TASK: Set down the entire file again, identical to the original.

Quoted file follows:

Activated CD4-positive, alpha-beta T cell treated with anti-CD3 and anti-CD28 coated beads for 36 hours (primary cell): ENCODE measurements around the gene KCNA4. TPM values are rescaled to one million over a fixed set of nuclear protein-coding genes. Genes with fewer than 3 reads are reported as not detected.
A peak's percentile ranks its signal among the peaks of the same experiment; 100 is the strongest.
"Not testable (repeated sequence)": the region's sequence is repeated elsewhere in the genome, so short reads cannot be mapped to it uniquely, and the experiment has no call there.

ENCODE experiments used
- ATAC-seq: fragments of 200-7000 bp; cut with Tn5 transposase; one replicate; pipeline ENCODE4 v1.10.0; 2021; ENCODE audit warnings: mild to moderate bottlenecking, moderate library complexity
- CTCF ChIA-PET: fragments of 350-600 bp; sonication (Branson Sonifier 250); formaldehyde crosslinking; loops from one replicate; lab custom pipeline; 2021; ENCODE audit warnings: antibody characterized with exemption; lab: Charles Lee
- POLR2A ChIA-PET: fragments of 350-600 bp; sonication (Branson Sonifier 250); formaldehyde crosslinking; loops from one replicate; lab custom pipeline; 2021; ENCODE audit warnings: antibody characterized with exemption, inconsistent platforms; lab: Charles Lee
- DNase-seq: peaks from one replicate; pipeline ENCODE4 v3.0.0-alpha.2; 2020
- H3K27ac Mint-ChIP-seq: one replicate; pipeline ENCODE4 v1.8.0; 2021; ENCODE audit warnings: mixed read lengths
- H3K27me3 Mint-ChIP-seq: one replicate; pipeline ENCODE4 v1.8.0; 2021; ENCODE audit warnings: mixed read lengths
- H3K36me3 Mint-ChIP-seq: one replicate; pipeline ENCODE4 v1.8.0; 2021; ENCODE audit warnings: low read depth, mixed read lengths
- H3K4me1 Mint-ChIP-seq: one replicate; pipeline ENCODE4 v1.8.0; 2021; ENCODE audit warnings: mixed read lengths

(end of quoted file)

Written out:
Activated CD4-positive, alpha-beta T cell treated with anti-CD3 and anti-CD28 coated beads for 36 hours (primary cell): ENCODE measurements around the gene KCNA4. TPM values are rescaled to one million over a fixed set of nuclear protein-coding genes. Genes with fewer than 3 reads are reported as not detected.
A peak's percentile ranks its signal among the peaks of the same experiment; 100 is the strongest.
"Not testable (repeated sequence)": the region's sequence is repeated elsewhere in the genome, so short reads cannot be mapped to it uniquely, and the experiment has no call there.

ENCODE experiments used
- ATAC-seq: fragments of 200-7000 bp; cut with Tn5 transposase; one replicate; pipeline ENCODE4 v1.10.0; 2021; ENCODE audit warnings: mild to moderate bottlenecking, moderate library complexity
- CTCF ChIA-PET: fragments of 350-600 bp; sonication (Branson Sonifier 250); formaldehyde crosslinking; loops from one replicate; lab custom pipeline; 2021; ENCODE audit warnings: antibody characterized with exemption; lab: Charles Lee
- POLR2A ChIA-PET: fragments of 350-600 bp; sonication (Branson Sonifier 250); formaldehyde crosslinking; loops from one replicate; lab custom pipeline; 2021; ENCODE audit warnings: antibody characterized with exemption, inconsistent platforms; lab: Charles Lee
- DNase-seq: peaks from one replicate; pipeline ENCODE4 v3.0.0-alpha.2; 2020
- H3K27ac Mint-ChIP-seq: one replicate; pipeline ENCODE4 v1.8.0; 2021; ENCODE audit warnings: mixed read lengths
- H3K27me3 Mint-ChIP-seq: one replicate; pipeline ENCODE4 v1.8.0; 2021; ENCODE audit warnings: mixed read lengths
- H3K36me3 Mint-ChIP-seq: one replicate; pipeline ENCODE4 v1.8.0; 2021; ENCODE audit warnings: low read depth, mixed read lengths
- H3K4me1 Mint-ChIP-seq: one replicate; pipeline ENCODE4 v1.8.0; 2021; ENCODE audit warnings: mixed read lengths